According to Ain’t It Cool News reader/contributor “Krullboy”, at the Omaha Film Festival Shane Black confirmed he will be both writing and directing IRON MAN 3.
Reportedly, he said that he will be meeting this week with Robert Downey Jr, to confer on the storyline. He and Downey worked together previously 0n the action-comedy KISS KISS BANG BANG, which Black wrote, based on a novel by Brent Halliday (Bodies Are Where You Find Them).
After the larger-than-life team outing with THE AVENGERS , the next IRON MAN film apparently will focus more on Tony Stark/Iron Man dealing with “real world” villains, without any extra guest heroes. It’s said that Shane Black compared his planned story to a “Tom Clancy thriller”.
No other info supporting this item, but it sounds reasonable and interesting.
E!Online revealed that the title to the Guy Ritchie SHERLOCK HOLMES sequel is SHERLOCK HOLMES: A GAME OF SHADOWS.
For some reason, that site thought the title was “lame”— to me, A GAME OF SHADOWS sounds very Holmesian; something creator Arthur Conan Doyle might have chosen.
Robert Downey Jr. and Jude Law return as Holmes and Watson, as does Rachel McAdams Irene Adler and Kelly Reilly as Mary Morstan, as well as
Eddie Marsan (Inspector Lestrade).
Joining the cast are Noomi Rapace as a character named Sim, Steven Fry as Sherlock’s brother Mycroft Holmes, and Jared Harris as the criminal mastermind Professor James Moriarty.
SHERLOCK HOLMES: A GAME OF SHADOWS arrives in theaters December 16th from Legendary Pictures, Village Roadshow Productions and Warner Brothers.
According to The Hollywood Reporter , Adrien Brody (KING KONG) has won an injunction against the producers of Dario Argento’s GIALLO, essentially barring the film from being sold, marketed or distributed in the United States.
After discovering the filmmakers were short of funds and had not placed his salary in escrow during filming, the actor consented to stay on the production, signing a legal agreement to defer his payment. This was done with the condition granted that he had the “absolute right to withhold consent to the use of his likeness in the Picture” until and unless he was paid in full.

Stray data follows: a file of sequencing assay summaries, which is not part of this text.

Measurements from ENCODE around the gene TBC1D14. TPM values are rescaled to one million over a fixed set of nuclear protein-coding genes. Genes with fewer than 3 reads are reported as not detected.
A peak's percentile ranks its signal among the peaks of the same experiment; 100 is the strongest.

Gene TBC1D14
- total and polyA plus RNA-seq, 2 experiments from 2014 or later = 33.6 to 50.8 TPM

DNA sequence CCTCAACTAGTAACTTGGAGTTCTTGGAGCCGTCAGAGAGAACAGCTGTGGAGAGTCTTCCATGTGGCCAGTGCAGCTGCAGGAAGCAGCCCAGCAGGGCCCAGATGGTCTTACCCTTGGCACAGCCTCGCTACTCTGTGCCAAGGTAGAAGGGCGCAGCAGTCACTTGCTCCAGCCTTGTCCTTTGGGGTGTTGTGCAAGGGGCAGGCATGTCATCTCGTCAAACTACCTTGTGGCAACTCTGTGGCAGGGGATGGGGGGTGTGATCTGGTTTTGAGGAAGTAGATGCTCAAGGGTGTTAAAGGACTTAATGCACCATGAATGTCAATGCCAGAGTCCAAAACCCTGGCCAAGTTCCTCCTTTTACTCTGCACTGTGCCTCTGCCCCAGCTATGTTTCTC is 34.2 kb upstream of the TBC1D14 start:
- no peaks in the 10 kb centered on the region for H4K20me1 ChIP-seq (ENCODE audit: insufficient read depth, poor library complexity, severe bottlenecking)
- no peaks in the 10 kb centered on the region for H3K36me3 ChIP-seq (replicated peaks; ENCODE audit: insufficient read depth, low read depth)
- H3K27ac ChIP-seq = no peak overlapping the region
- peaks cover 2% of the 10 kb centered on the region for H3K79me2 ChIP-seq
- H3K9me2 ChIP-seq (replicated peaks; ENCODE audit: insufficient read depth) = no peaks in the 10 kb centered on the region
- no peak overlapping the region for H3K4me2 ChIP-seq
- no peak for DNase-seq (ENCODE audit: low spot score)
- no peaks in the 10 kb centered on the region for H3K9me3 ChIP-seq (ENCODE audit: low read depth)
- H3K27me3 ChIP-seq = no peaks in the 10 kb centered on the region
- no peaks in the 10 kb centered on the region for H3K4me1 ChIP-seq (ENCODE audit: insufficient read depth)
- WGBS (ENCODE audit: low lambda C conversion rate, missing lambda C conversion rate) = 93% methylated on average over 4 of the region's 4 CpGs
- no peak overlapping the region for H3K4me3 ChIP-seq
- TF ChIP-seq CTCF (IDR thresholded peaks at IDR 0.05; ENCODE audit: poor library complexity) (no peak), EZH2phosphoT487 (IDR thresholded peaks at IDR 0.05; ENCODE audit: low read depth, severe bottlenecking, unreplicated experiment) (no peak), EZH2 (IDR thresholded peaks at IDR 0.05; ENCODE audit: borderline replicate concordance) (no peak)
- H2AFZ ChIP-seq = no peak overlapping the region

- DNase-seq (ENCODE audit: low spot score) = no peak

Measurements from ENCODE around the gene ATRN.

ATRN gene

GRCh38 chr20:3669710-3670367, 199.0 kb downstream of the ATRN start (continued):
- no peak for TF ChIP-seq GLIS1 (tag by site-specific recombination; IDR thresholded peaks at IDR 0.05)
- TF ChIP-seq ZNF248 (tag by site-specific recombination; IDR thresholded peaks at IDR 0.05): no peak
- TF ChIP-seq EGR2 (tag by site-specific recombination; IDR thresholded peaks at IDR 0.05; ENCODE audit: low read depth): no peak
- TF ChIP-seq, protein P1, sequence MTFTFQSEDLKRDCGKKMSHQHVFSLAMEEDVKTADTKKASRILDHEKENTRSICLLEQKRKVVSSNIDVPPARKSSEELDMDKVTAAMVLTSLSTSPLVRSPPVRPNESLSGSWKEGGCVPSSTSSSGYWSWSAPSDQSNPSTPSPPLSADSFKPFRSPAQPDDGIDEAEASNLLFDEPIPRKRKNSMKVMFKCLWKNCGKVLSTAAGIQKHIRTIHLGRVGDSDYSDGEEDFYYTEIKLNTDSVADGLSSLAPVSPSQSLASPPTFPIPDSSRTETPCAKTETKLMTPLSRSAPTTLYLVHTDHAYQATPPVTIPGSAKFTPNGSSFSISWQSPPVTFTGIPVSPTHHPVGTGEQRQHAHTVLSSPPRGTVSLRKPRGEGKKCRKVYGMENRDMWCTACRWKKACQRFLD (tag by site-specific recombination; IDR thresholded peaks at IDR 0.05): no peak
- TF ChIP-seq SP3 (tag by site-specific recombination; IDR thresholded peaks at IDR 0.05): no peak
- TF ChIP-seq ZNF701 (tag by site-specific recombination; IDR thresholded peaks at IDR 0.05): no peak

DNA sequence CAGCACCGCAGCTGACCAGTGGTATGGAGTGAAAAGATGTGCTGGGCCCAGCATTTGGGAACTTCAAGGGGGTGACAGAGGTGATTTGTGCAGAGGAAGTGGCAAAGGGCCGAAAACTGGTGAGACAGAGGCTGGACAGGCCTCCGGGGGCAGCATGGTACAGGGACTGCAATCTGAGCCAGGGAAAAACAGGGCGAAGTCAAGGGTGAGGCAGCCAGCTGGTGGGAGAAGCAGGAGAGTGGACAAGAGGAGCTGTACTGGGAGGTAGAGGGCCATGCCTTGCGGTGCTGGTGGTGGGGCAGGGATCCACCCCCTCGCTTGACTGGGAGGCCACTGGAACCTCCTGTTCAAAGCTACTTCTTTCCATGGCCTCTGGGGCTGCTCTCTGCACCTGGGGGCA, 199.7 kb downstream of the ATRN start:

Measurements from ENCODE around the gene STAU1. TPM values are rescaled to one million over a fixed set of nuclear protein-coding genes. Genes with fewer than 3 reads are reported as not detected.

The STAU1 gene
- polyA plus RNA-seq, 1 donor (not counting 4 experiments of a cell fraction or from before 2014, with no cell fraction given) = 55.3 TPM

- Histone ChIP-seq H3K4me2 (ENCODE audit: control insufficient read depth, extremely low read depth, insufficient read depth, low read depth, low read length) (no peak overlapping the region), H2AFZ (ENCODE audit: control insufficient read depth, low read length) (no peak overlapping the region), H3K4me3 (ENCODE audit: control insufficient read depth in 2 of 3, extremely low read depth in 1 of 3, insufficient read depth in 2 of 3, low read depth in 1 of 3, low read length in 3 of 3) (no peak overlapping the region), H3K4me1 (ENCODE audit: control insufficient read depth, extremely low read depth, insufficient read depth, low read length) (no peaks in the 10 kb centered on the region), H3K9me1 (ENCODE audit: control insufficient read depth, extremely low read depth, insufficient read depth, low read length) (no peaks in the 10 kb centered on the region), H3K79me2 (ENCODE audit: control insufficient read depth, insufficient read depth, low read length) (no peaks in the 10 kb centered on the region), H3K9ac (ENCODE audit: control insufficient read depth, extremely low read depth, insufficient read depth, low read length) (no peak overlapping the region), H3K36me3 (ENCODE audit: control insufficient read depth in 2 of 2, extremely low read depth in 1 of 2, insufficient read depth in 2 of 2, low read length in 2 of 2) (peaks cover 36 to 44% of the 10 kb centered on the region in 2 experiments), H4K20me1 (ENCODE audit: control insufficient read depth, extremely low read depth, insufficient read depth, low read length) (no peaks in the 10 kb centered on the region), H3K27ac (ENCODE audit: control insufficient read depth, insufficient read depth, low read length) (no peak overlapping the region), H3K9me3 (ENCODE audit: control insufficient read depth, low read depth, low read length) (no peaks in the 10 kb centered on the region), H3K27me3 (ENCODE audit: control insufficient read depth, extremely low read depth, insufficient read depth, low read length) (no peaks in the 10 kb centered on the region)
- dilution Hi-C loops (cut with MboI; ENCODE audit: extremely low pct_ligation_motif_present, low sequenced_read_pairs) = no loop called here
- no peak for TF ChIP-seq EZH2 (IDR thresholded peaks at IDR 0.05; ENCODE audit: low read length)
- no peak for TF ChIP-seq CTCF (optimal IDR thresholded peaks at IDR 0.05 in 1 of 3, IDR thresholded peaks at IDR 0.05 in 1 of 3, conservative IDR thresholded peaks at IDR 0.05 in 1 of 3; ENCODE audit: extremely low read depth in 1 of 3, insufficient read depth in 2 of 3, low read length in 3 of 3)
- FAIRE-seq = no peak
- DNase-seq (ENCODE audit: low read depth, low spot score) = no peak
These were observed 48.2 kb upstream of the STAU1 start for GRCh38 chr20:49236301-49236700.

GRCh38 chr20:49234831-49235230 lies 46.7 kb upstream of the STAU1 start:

This means the filmmakers can not use his face in advertising, and technically any scenes that showed him in the film—which would make distributing GIALLO next to impossible, barring massive and unlikely re-shoots. The film was released in other parts of the world in 2009.
According to The Hollywood Reporter, a lawsuit brought by star Adrien Brody may prevent Dario Argento’s horror-thriller GIALLO from being released on DVD.
The reason: the actor alleges he was never paid the $640,000 he was due for his work on the film. He claims he signed an agreement with the producers to stay on the film after he discovered they had failed to pay his salary into an escrow account. This allegedly gave him full control over the use of his likeness in the film — which would prevent its release without his consent.
He’s suing for his salary and $2 Million in damages.
For those not familiar with the term, Giallo is Italian for yellow, and it refers to a popular genre of crime thrillers that often feature elements of horror, torture and some sexual content, often all mixed together.
The covers of the best known publications all featured a trademark yellow cover scheme, originally called The Yellow Library ( I Libri Gialli) by Italian publisher Arnoldo Mondadori Editore.
Many of these were translations of American pulp thrillers and murder mysteries, though British writer Edgar Wallace, whose novels’ film adaptions launched the German “Krimi” genre was also featured. Even sedate authors such as Agatha Christie and Earl Stanely Gardner (Perry Mason) were published in the yellow paperbacks.